It has been astronomically tragic that for the past week the skies were clouded over on the Mines campus, which means now that the skies are clear, it is the perfect time to get re-acquainted with the stars. Stargazing is one of the easiest activities around, at a basic level there is no need for complicated instruments, arduous classes, and hours of travel to do. All a stargazer needs is a patch of sky and a bit of imagination to partake in an activity as old as humanity. Of course that doesn’t mean that there aren’t ways to make the experience better, but the fundamentals are there if the sky is open.
For amateurs and professionals alike, one of the first ways to improve stargazing is with binoculars. Telescopes may be good for finding certain stars and distant nebulae, but nothing gives you the big picture like binoculars. Since the optics of a set of binoculars allows for the light to be condensed down, structures like the Pleiades become all the more vibrant. Most telescopes would not have the capability to see these amazing structures in one single view. To know where to point the binoculars is another important step to a good experience. There are plenty of forums online that can serve as guides to the skies, pointing newcomers to the field in the right direction for easy and spectacular views. Still, it never hurts to have a planisphere to serve as a physical map. Planispheres come in all shapes and sizes, so it is crucial to get one for the observing latitude, or else the stars that are above will not match what is on the paper.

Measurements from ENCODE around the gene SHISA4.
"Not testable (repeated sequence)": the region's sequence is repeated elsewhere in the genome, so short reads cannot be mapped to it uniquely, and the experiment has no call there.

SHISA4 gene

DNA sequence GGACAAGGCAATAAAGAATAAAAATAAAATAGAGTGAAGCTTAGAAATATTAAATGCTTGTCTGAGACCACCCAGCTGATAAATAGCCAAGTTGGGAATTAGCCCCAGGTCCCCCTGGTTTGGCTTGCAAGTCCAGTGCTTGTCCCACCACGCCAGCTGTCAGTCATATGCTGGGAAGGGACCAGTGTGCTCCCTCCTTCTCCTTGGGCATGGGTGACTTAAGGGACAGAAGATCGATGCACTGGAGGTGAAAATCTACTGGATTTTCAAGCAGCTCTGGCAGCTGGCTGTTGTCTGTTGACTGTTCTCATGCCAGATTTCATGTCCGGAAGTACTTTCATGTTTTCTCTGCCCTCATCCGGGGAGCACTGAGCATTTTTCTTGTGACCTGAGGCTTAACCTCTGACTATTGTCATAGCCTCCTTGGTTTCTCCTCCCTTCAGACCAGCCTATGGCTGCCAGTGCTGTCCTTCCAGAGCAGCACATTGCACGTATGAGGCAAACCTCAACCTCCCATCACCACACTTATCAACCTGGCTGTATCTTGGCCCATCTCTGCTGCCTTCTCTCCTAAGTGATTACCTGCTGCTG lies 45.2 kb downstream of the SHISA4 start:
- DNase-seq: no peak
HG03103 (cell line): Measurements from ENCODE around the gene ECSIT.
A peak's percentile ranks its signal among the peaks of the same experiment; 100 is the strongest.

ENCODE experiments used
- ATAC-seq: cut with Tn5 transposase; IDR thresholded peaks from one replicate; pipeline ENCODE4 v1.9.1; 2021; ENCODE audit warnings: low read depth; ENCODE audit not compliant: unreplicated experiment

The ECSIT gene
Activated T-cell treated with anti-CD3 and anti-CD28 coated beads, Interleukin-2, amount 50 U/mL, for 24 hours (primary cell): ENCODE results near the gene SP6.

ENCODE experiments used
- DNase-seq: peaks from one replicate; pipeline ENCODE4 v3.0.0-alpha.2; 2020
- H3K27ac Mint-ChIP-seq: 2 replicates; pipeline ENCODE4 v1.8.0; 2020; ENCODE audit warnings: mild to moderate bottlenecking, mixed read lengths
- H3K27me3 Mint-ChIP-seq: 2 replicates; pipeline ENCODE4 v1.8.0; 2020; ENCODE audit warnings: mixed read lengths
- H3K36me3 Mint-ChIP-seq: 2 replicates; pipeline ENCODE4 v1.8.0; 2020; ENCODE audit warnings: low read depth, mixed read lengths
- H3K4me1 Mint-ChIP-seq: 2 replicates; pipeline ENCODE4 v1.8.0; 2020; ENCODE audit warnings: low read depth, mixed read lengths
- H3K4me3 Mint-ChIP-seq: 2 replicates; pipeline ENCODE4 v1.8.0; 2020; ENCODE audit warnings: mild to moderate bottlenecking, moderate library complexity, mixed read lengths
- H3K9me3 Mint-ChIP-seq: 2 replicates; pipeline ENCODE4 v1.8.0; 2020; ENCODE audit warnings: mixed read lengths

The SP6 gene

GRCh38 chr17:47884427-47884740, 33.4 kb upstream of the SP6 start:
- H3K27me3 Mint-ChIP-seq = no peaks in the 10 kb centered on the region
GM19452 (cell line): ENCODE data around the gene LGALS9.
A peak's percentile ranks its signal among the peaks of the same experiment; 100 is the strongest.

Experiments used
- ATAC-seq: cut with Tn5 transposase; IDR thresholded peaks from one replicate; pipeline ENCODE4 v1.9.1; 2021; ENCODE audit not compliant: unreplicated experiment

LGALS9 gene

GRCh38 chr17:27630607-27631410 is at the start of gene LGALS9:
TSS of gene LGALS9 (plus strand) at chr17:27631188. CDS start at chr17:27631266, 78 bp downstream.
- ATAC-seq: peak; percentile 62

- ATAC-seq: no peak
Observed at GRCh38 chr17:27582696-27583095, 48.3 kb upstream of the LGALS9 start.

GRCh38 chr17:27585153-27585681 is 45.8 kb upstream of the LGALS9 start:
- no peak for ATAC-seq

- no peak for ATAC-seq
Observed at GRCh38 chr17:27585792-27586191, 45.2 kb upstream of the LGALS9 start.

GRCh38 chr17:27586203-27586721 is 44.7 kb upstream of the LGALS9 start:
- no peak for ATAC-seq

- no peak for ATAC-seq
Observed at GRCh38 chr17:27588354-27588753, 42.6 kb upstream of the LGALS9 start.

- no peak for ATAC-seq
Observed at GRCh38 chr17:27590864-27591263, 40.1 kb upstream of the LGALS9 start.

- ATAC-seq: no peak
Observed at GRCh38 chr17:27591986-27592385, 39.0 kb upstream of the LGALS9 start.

It is important to remember that stargazing is not an immediate activity. There is an acclimation time that is necessary to see the best stars. Even astronomers with big telescopes need to sit with them for a few minutes before the true power of a telescope can be seen. When stargazing with reference material, it is best to use a light which is red, or to use a phone app that will shine a red light. White light washes out the stars and many stargazing events have been ruined by careless members who bring normal flashlights. The red allows for materials to be seen, and since most objects in the sky are not red, it does not wash out the stars.
There are many stories of foolhardy amateurs that run off and buy the biggest priciest scope that they can afford only to find that they do not know how to use it. It is much cheaper, and significantly less stressful to go out with a few friends to a dark hill and just look up. No fancy instruments needed. Just remember, if several millennia of humans could look up and find inspiration and awe with just their eyes, nothing is stopping even the newest members of the hobby from having a great time.
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